Israeli prime minister announces early election

Israeli Prime Minister Ehud Barak has announced that he will hold elections some time next year, instead of in 2003 as scheduled. Barak made his unprecedented announcement just 18 months after he was elected on a mandate to reach a final agreement with the Palestinians on the nature of a Palestinian state. With Israel now locked in a war of attrition against the Palestinians in the West Bank and Gaza Strip, the early elections confirm Barak's position has become untenable.

Last week, facing the humiliation of an opposition vote to dissolve the Knesset, the Israeli Parliament, Barak said, “I'm not blind... You want elections. I am ready for elections." Polls give former leader of the opposition Likud party Benyamin Netanyahu, who is poised to return to politics after being cleared of corruption charges, a 14 percent lead over Barak if the elections were held now.

It is Barak's inability to reach an agreement acceptable to the broad masses of the Palestinians, on the one hand, and a religious right wing committed to a Greater Israel policy on the other, which has led to the present Palestinian intifada and the political impasse in Israel itself.

Barak, a former army chief of staff, has shown himself to be politically inept. He has managed to alienate almost every political tendency and social layer in Israel, including the trade union federation Histradut, traditional Labour party supporters, and Arab Israelis, who for the first time have rioted in support of the Palestinians.

Firstly, he failed to make a peace deal with Syria. Then just as he left for the abortive Camp David talks with President Bill Clinton and Chairman Yasser Arafat of the Palestinian Authority, the broad coalition of disparate parties on which his government rested collapsed in July, after a long period of political horse-trading with right wing bigots. At Camp David Arafat would not agree to his terms, which were also rejected by Israel's right wing who called it a sell out.

Since then Barak has led a minority government. His popularity has plummeted amid further coalition resignations and two months of unprecedented violence that has left nearly 300 dead, mostly Palestinians, and thousands maimed in the Occupied Territories. All this has left Barak's vision of a final and comprehensive settlement with the Palestinians in tatters.

He has also tried, and failed, to form an emergency National Unity government with the right wing Likud party leader Ariel Sharon, who is opposed to a deal with the Palestinians. It was Sharon's provocative visit to the holy places in Jerusalem that provided the catalyst for the ongoing Palestinian uprising, the extent of which expresses the popular anger at the failure of the 1993 Oslo agreements to improve living conditions for the overwhelming majority.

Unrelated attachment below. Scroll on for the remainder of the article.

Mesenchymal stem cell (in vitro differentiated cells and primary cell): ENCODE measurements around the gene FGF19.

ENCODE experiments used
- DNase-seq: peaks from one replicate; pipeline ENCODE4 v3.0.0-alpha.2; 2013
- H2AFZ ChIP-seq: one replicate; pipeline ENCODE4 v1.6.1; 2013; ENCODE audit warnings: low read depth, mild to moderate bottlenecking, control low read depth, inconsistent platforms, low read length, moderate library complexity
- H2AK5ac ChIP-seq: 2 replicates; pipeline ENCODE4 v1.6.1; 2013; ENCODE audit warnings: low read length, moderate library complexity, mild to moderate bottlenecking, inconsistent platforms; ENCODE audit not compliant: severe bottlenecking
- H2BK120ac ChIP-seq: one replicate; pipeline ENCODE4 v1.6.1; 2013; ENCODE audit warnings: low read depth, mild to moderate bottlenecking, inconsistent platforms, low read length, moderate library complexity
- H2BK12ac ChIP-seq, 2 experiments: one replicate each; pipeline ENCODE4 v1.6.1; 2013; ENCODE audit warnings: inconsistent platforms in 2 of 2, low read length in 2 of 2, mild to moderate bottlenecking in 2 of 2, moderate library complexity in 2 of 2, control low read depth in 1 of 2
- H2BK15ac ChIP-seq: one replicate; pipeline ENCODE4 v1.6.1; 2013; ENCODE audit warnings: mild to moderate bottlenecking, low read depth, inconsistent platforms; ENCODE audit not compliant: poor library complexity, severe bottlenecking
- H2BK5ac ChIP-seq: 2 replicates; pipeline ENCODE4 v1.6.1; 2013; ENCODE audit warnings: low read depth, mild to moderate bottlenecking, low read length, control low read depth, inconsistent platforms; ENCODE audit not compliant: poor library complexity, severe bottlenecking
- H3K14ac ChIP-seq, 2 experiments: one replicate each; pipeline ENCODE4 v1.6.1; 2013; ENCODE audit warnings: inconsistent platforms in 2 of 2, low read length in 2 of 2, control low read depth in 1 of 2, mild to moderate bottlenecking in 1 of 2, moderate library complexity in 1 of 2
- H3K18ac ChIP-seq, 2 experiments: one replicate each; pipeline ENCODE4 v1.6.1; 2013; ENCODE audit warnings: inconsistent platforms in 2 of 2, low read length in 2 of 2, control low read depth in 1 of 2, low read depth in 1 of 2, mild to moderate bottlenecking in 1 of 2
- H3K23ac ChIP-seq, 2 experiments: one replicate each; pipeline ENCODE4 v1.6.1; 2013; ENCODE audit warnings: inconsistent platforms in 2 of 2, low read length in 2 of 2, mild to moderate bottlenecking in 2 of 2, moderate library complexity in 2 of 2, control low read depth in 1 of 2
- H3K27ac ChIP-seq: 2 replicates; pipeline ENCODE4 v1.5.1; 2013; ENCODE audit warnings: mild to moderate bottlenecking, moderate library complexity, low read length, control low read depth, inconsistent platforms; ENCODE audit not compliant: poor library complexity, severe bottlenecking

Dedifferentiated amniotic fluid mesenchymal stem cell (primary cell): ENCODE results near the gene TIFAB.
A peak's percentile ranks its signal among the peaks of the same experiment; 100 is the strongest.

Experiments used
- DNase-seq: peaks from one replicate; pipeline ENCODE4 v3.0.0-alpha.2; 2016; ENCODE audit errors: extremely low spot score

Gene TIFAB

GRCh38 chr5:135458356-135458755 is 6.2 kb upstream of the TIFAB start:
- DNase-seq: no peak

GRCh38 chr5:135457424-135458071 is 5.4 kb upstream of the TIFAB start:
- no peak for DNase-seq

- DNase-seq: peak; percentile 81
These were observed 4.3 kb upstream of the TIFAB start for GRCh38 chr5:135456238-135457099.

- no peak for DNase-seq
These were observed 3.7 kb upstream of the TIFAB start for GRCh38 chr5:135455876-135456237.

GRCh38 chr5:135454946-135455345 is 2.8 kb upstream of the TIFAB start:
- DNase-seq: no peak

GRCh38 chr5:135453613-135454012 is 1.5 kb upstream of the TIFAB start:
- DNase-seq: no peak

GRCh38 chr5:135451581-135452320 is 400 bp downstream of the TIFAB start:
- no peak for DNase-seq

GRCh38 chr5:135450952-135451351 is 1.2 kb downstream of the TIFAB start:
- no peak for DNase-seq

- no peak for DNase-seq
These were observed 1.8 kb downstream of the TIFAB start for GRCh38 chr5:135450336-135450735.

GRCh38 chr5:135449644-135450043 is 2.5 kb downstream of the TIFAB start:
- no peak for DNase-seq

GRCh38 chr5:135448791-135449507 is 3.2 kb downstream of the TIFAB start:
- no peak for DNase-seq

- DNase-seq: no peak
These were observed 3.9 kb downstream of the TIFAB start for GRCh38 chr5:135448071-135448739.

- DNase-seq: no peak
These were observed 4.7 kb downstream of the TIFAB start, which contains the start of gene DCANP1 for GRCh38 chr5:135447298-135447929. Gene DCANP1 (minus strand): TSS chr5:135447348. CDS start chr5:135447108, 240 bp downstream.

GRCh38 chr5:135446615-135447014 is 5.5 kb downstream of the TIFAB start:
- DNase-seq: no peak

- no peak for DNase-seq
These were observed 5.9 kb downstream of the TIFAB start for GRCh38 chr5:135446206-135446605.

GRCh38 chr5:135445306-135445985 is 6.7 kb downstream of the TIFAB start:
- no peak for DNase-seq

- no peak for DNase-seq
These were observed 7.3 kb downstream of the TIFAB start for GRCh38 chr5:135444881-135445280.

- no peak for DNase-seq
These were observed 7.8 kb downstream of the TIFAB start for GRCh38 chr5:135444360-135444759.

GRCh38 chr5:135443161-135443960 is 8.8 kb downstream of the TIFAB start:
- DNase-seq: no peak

The Labour leader's concessions to the religious parties, which have been able to impose their dictates over many aspects of social life, have increased the social tensions between the minority right wing fundamentalists and the majority of secularists. Barak has presided over the increasing social polarisation between rich and poor. He has infuriated public sector workers by refusing to negotiate a new contract—the last one expired in December 1998. Many are paid less than the minimum wage, while the higher paid workers have seen their wages fall behind those of the private sector and public services have deteriorated.

Barak has now staked everything on a desperate political gamble. He has pinned his survival hopes on Arafat and a peace deal, something the polls indicate that the majority of Israelis still want. He is hoping that with the election clock ticking, he will be able to kick-start the stalled talks with the PLO and come up with an interim package to put to the electorate on polling day. The election could then serve as Barak's promised referendum on a deal with the Palestinians.

He has admitted that his political future hung on such a deal, saying, "We are working to halt the violence, but there is no military solution to our problem with the Palestinians and therefore we have to keep the window [to negotiations] open." His anticipation is that the Palestinians will prove more amenable to concessions, given the possibility that his successor could be either Sharon or Netanyahu, neither of whom have much time for the Oslo Accords or even the very notion of an agreement with the Palestinians.

At the same time, Barak is still trying to get Sharon to join him in an emergency government until the new elections—counting on his fear of being replaced by Netenyahu as Likud party leader, to force him into some form of mutual self-preservation pact.